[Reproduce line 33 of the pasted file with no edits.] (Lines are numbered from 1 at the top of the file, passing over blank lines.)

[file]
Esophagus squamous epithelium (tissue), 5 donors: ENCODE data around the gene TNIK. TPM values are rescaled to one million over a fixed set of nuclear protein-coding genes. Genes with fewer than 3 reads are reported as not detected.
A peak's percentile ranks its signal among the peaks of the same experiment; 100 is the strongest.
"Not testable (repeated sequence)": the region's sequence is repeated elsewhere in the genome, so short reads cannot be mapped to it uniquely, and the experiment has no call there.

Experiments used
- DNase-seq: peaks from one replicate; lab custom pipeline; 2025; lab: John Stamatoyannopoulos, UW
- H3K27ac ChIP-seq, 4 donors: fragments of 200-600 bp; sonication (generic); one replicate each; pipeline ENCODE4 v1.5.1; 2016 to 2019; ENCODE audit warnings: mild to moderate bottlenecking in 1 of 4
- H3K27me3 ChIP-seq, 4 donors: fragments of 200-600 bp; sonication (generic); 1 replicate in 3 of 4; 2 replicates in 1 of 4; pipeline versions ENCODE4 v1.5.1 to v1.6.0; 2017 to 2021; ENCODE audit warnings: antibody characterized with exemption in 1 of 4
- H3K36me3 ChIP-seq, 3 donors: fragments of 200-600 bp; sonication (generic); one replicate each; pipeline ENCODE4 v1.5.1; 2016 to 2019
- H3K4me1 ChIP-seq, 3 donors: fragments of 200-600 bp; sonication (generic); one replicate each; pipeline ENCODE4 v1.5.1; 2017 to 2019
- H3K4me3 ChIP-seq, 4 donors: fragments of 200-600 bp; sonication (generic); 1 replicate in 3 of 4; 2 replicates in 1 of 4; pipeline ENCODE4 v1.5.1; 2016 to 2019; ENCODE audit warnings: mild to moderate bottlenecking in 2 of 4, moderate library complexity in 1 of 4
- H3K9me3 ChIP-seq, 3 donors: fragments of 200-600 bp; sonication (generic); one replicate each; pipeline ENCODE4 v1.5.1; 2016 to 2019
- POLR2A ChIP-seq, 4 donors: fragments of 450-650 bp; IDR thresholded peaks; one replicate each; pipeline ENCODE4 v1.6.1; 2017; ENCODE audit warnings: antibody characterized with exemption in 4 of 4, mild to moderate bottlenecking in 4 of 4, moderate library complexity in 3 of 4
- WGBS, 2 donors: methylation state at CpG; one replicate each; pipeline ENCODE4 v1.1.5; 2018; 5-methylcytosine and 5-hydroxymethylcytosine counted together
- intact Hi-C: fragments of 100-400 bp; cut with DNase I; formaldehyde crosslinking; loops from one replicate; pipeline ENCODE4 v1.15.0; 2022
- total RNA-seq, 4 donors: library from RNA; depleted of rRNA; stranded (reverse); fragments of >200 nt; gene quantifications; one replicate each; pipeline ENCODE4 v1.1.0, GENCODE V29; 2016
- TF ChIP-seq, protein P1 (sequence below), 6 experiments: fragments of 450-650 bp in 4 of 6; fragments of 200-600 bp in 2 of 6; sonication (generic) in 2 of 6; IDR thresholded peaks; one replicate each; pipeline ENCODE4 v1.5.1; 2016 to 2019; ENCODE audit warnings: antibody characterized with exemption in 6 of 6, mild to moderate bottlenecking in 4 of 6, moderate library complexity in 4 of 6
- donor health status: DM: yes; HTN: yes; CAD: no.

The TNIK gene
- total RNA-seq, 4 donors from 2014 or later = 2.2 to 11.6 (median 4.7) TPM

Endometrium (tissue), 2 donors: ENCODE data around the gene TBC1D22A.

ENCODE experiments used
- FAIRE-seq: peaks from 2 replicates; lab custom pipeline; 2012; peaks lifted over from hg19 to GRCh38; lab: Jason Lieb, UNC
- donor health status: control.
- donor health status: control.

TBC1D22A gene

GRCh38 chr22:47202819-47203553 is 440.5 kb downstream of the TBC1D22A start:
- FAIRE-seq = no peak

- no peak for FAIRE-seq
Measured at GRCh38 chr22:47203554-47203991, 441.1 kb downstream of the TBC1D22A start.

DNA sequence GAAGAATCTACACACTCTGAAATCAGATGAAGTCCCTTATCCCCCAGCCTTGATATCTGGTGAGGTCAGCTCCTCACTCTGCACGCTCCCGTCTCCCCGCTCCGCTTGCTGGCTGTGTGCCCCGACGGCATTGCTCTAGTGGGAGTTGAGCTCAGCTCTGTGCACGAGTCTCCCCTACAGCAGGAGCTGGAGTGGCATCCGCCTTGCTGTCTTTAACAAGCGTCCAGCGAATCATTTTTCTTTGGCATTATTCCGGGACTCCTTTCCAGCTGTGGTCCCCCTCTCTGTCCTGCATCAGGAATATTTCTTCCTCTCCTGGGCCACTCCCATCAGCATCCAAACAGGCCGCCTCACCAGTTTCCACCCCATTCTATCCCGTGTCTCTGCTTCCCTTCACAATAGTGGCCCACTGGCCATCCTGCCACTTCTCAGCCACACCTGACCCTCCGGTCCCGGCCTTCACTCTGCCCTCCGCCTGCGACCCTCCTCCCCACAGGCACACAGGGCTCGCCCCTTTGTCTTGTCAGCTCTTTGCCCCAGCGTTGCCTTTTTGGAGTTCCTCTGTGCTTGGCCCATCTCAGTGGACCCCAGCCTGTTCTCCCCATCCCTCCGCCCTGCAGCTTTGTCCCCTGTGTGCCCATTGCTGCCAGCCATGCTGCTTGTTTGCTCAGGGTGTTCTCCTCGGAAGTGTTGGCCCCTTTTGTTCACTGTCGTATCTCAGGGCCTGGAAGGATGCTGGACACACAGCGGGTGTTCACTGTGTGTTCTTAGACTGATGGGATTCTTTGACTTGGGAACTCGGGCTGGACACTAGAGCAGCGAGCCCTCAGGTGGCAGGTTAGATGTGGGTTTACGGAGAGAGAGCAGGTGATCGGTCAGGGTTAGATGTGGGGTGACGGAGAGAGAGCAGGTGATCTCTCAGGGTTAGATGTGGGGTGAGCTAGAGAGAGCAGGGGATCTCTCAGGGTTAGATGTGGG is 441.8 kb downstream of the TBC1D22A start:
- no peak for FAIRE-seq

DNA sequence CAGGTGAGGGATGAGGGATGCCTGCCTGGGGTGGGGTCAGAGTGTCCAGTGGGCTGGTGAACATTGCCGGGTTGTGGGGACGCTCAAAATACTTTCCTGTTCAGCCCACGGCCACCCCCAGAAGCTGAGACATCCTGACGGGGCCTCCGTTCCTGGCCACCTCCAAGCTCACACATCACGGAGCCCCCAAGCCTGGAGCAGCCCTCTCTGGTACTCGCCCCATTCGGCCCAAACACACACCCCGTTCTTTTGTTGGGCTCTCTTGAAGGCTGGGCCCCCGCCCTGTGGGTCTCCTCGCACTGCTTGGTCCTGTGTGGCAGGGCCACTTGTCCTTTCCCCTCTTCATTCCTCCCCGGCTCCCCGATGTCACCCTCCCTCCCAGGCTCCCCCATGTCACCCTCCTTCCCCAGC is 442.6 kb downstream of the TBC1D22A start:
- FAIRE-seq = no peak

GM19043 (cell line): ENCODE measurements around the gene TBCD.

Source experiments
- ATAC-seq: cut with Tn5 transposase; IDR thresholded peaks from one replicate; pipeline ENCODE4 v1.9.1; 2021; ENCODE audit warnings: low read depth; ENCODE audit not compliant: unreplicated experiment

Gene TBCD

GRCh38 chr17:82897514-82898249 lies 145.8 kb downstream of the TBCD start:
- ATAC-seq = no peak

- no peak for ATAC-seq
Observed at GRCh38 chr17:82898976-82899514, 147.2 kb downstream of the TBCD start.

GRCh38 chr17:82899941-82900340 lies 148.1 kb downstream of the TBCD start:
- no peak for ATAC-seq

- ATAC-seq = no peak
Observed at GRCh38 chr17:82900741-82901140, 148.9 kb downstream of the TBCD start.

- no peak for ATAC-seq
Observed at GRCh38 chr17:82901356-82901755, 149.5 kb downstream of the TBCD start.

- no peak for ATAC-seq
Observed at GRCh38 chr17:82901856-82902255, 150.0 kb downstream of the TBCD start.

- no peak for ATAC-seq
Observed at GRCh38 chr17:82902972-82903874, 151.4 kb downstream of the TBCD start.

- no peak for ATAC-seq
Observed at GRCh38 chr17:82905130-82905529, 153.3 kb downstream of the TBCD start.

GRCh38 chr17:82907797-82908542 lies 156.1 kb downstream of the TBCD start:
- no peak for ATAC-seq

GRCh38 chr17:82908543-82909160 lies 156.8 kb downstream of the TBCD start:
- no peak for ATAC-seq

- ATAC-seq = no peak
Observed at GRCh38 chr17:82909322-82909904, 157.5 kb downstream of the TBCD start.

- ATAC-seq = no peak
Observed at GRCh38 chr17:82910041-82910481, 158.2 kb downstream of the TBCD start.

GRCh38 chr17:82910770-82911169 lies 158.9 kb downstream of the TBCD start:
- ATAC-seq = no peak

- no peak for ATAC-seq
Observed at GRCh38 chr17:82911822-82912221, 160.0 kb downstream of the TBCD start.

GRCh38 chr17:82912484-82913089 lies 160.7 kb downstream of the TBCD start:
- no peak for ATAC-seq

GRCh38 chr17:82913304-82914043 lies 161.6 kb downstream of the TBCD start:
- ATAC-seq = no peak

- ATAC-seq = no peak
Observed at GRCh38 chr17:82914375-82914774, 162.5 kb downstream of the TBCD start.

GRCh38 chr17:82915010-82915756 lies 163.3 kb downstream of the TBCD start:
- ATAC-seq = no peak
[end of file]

- FAIRE-seq = no peak